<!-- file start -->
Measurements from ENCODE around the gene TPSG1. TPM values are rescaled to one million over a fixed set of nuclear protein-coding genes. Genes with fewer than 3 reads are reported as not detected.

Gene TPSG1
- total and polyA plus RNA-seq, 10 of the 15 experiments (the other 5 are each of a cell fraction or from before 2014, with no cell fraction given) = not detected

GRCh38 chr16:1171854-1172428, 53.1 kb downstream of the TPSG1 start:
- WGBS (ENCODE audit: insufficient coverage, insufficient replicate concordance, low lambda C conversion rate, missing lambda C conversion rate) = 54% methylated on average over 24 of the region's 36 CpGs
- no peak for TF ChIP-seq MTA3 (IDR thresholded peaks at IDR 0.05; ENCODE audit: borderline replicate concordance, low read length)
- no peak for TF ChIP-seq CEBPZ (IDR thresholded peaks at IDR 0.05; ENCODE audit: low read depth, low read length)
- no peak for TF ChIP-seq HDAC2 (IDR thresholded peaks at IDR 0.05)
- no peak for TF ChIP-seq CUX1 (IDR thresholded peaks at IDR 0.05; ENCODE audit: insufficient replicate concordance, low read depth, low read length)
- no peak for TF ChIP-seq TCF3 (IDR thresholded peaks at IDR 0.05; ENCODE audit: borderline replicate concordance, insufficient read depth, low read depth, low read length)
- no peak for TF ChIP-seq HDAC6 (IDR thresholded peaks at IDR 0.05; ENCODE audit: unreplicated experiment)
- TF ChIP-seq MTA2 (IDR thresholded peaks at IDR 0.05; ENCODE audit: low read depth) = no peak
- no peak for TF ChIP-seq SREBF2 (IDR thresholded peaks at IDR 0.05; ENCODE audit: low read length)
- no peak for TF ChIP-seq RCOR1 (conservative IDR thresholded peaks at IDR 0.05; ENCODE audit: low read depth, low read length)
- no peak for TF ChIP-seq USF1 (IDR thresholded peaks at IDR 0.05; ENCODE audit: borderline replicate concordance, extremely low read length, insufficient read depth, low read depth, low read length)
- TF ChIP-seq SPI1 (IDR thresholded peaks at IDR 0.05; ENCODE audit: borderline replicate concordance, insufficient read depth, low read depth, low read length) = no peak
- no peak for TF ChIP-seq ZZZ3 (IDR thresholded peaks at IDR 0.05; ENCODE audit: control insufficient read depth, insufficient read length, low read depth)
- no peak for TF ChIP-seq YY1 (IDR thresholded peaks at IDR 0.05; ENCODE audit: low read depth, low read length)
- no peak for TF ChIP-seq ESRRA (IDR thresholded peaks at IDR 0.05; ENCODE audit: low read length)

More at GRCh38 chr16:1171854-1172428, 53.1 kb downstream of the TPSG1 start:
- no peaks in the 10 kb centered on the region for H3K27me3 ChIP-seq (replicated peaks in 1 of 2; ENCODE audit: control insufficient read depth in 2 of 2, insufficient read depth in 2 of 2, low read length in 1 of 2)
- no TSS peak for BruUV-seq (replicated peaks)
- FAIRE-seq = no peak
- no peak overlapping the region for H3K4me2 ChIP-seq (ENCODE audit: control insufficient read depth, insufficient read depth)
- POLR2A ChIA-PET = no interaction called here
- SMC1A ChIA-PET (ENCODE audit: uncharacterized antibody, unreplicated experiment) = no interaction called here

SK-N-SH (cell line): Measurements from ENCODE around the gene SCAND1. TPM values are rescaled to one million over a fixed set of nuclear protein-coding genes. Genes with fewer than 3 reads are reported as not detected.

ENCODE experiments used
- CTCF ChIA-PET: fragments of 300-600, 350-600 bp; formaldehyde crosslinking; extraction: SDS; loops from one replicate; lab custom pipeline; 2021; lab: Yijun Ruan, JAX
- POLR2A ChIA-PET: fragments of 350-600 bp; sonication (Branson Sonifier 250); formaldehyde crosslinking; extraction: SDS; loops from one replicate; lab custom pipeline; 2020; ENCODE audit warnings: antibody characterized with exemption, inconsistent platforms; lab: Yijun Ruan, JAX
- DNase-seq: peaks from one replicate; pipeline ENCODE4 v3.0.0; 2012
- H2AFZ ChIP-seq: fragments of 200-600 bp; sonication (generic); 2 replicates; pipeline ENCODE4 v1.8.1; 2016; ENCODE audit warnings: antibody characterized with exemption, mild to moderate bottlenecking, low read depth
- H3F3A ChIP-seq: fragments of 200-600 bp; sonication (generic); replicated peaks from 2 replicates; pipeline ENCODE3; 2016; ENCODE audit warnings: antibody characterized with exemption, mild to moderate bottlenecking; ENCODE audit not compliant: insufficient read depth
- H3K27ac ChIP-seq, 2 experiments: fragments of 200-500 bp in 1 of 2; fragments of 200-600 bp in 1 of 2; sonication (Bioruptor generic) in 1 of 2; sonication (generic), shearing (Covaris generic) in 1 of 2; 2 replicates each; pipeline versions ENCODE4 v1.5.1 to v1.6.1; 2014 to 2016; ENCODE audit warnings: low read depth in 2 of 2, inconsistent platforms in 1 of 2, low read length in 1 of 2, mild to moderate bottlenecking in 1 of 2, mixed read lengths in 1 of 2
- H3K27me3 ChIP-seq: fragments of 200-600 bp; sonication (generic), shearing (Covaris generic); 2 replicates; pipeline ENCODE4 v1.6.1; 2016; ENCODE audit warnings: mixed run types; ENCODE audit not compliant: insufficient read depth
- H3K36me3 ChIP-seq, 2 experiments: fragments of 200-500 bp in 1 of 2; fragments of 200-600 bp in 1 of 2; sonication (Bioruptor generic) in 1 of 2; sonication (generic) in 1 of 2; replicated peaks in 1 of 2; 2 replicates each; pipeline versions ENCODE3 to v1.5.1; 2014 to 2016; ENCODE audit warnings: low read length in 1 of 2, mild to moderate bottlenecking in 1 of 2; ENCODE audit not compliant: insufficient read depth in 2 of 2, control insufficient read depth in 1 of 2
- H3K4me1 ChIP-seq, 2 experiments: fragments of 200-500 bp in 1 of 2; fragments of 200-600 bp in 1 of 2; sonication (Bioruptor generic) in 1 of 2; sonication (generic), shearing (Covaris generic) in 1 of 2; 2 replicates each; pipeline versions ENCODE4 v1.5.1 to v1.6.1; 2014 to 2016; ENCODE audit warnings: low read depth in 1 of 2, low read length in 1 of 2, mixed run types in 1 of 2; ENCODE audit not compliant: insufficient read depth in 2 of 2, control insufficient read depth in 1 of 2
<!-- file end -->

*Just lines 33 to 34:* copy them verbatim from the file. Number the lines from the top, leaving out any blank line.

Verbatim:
- H3F3A ChIP-seq: fragments of 200-600 bp; sonication (generic); replicated peaks from 2 replicates; pipeline ENCODE3; 2016; ENCODE audit warnings: antibody characterized with exemption, mild to moderate bottlenecking; ENCODE audit not compliant: insufficient read depth
- H3K27ac ChIP-seq, 2 experiments: fragments of 200-500 bp in 1 of 2; fragments of 200-600 bp in 1 of 2; sonication (Bioruptor generic) in 1 of 2; sonication (generic), shearing (Covaris generic) in 1 of 2; 2 replicates each; pipeline versions ENCODE4 v1.5.1 to v1.6.1; 2014 to 2016; ENCODE audit warnings: low read depth in 2 of 2, inconsistent platforms in 1 of 2, low read length in 1 of 2, mild to moderate bottlenecking in 1 of 2, mixed read lengths in 1 of 2